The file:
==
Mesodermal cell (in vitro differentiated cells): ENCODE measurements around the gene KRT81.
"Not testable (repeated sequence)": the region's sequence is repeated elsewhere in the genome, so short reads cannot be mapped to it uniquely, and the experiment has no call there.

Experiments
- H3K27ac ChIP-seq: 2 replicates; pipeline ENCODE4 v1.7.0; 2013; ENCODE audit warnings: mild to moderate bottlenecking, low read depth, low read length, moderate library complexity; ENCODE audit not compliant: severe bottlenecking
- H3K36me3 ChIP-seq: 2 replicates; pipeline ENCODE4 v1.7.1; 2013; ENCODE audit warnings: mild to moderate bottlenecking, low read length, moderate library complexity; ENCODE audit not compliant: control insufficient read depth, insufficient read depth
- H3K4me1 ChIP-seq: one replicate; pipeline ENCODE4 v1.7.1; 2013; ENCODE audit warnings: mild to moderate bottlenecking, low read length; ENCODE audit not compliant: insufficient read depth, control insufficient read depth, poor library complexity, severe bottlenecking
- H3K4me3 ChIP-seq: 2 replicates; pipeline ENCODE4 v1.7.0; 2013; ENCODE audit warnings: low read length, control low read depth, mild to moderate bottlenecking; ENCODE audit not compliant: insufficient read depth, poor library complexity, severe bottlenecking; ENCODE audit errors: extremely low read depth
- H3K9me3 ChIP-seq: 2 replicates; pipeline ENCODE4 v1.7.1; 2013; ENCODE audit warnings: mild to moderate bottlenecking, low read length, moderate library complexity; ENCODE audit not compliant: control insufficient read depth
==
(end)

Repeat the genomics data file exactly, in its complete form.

Mesodermal cell (in vitro differentiated cells): ENCODE measurements around the gene KRT81.
"Not testable (repeated sequence)": the region's sequence is repeated elsewhere in the genome, so short reads cannot be mapped to it uniquely, and the experiment has no call there.

Experiments
- H3K27ac ChIP-seq: 2 replicates; pipeline ENCODE4 v1.7.0; 2013; ENCODE audit warnings: mild to moderate bottlenecking, low read depth, low read length, moderate library complexity; ENCODE audit not compliant: severe bottlenecking
- H3K36me3 ChIP-seq: 2 replicates; pipeline ENCODE4 v1.7.1; 2013; ENCODE audit warnings: mild to moderate bottlenecking, low read length, moderate library complexity; ENCODE audit not compliant: control insufficient read depth, insufficient read depth
- H3K4me1 ChIP-seq: one replicate; pipeline ENCODE4 v1.7.1; 2013; ENCODE audit warnings: mild to moderate bottlenecking, low read length; ENCODE audit not compliant: insufficient read depth, control insufficient read depth, poor library complexity, severe bottlenecking
- H3K4me3 ChIP-seq: 2 replicates; pipeline ENCODE4 v1.7.0; 2013; ENCODE audit warnings: low read length, control low read depth, mild to moderate bottlenecking; ENCODE audit not compliant: insufficient read depth, poor library complexity, severe bottlenecking; ENCODE audit errors: extremely low read depth
- H3K9me3 ChIP-seq: 2 replicates; pipeline ENCODE4 v1.7.1; 2013; ENCODE audit warnings: mild to moderate bottlenecking, low read length, moderate library complexity; ENCODE audit not compliant: control insufficient read depth